Torture?  Torture?  Ah, yes.  He was familiar with the term.  Torture.  The little voice inside his head clued him in to a possible motive for being bound to the floor.  The person or thing that had done this to him wasn’t happy to kill him while he lay incapacitated on the cold floor.  No, it or they wanted to wait until he was awake so that he could scream in agony through something far worse.  The little voice inside of his head told him to not scream for help, but work harder at getting out of the shackles.  To do anything to get out of this situation.  Staying on the floor with your wrists bound was a one-way ticket to Deadsville.

            The voice!

            Robert’s eyes opened wide within their sockets at the thought.  The movement hurt, but not as badly as it would’ve a few minutes prior.

            Jeez, what a dope. 

            Why was he on the floor carrying on conversations with himself when he could just use the voice to tell him what had happened?  Play it back?  He hadn’t gone through all of the Awakening Your Sixth Sense training and Channeling Your Inner Voice classes at the Temple to ignore it all now.  Robert tried to calm himself down, bring his thumpity-thump-a-thump heart beat under control, slow his breathing.  The effort, at first, did nothing but make him hurt more and become more paranoid.  More agitated.  More pained.

            Who could possibly be calm when they had a bump the size of goddamned Pike’s Peak on their head and found themselves chained to a floor??!?!?!  Nobody, that’s who! 

            It’s easy.

            Really.

            Just ignore the pain.

            Ignore the body.

            Focus the mind.

            ‘Focus on this.’  Robert mentally flipped off his inner voice.

            The body had to be calm regardless of his unpleasant mental disposition, Robert found himself thinking.  The breathing had to be controlled.  The heart had to be beating evenly.  No adrenaline.  No anxiety.  No fear.  Just calm.  All you have to do is be calm.  Slow your breathing and find a rhythm.  Make your heart beat slow and steady.  Make your mind stop going off on a tangent every single time a new thought entered your head.  It was easy.  This was kids’ stuff. 

            That’s it.

            Just breathe.

            Be calm.

            Focus.

            Robert let go of his fears, his pain, and his paranoia.  Let go of himself.  His heart began to slow and find its natural rhythm once again.  His breathing became normal bit by bit, and finally, Robert found that he was no longer bound to the floor in the dark room.  No longer was he impotent and scared.  He was no longer his body.  Now his body was merely a cataleptic lump of flesh while his mind was quite sentient.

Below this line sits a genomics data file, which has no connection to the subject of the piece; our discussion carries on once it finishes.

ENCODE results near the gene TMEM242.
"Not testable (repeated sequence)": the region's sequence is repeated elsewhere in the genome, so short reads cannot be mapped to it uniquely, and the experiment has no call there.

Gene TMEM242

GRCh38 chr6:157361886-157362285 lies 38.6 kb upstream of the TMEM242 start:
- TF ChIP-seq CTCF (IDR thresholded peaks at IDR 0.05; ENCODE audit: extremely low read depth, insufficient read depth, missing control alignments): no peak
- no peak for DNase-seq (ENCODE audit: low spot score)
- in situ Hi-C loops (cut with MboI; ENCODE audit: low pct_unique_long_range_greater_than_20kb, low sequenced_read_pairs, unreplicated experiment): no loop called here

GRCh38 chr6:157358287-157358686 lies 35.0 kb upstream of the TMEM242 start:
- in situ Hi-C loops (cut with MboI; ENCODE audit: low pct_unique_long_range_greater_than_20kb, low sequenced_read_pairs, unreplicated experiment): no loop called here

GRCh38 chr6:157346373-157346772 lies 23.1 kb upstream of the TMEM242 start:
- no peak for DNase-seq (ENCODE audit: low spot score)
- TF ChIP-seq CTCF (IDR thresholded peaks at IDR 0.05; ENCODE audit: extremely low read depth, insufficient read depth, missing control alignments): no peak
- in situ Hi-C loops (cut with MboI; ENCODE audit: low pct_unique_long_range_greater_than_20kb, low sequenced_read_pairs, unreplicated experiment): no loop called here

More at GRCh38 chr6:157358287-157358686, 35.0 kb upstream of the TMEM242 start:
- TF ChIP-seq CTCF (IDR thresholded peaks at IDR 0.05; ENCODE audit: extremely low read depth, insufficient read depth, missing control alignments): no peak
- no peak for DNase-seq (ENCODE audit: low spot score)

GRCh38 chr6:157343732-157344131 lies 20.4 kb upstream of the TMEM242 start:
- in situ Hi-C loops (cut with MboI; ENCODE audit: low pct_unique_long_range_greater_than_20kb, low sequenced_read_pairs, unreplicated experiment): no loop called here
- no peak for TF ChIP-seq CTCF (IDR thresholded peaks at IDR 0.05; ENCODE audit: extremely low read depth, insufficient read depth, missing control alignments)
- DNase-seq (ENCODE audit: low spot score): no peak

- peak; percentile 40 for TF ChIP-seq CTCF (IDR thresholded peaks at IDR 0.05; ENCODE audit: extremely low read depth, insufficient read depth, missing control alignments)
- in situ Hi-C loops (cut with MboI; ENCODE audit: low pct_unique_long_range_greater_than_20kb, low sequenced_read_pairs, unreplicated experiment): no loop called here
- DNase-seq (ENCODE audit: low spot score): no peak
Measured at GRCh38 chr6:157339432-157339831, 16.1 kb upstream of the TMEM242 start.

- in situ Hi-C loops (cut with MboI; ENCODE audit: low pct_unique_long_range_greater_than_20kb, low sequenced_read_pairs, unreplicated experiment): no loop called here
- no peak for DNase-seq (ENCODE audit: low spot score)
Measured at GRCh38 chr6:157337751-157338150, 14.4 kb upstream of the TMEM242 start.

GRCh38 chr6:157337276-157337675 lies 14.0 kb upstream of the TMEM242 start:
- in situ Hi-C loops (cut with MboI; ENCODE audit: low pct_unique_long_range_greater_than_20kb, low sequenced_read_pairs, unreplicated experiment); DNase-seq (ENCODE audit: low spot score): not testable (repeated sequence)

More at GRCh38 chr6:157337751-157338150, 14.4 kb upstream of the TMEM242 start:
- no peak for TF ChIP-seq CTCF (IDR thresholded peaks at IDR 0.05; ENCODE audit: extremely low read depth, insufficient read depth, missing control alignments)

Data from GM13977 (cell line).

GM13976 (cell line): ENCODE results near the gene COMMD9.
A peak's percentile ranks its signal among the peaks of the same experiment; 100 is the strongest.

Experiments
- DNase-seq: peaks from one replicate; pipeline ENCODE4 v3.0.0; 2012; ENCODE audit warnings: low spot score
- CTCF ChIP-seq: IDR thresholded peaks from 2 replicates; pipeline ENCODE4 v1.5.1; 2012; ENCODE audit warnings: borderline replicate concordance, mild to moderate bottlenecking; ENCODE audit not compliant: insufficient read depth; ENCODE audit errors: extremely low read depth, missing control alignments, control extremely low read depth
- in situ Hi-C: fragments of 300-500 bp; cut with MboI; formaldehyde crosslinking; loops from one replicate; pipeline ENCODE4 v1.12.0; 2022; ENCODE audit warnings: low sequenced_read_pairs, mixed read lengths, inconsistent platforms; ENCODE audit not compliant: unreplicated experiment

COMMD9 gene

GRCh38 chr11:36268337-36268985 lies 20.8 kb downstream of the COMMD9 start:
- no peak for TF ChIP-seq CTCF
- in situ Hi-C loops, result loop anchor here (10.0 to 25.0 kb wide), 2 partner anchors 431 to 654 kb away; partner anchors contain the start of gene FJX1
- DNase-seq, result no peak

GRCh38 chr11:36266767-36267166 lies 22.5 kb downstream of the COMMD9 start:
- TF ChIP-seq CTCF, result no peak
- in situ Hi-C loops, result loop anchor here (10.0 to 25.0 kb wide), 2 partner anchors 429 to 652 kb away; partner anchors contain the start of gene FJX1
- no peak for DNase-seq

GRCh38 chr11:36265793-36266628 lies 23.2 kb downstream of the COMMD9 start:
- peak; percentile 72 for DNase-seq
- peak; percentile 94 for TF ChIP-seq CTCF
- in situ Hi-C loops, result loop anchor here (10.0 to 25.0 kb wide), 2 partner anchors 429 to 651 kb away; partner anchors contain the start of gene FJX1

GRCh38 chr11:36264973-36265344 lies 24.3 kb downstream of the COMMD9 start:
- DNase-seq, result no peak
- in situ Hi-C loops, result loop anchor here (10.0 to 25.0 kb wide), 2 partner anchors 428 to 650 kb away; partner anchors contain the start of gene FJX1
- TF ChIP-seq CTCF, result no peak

Meditating was quite easy when one put their mind to it.  Sure, it took practice.  One had to know the proper breathing techniques.  Most importantly one had to know how to clear their mind of all thoughts.  Not an easy task, but after years of practice, Robert could put himself in a meditative trance even within the state he currently found himself.  All he had to do was remember how to do it and have the courage to do it.

            At first, Robert merely found that his pain and fear were lessened by his meditative trance.  But then again, he was barely aware of this feeling.  Calmness and warmth spread through his body and he felt peaceful.  Nothing more.  Nothing less.

            He was vaguely aware that he was in a new state, but this seemed to not matter.  In this new state there was no pain, no fear, and no shackles.  No cruddy linoleum to gaze down upon.  There was merely blissful darkness that could be molded into anything his mind chose.  With a thought, he could be transported to the most beautiful white sand beaches imaginable.  He could be at home.  He could be in a forest.  He could be…unshackled.

            The thought of shackles brought his situation to the forefront of his mind’s questions and immediately the scenery a few hours ago came spilling through his mind’s eye.  Robert had come to the Temple.  His wife.  His sister-in-law.  He had left them at his home.  Something hadn’t been right.  What had happened?  Had he done something?  His wife had been upset.  His sister-in-law hadn’t been acting right.  Something had been wrong.  His mind couldn’t remember, but something had been wrong when he left home.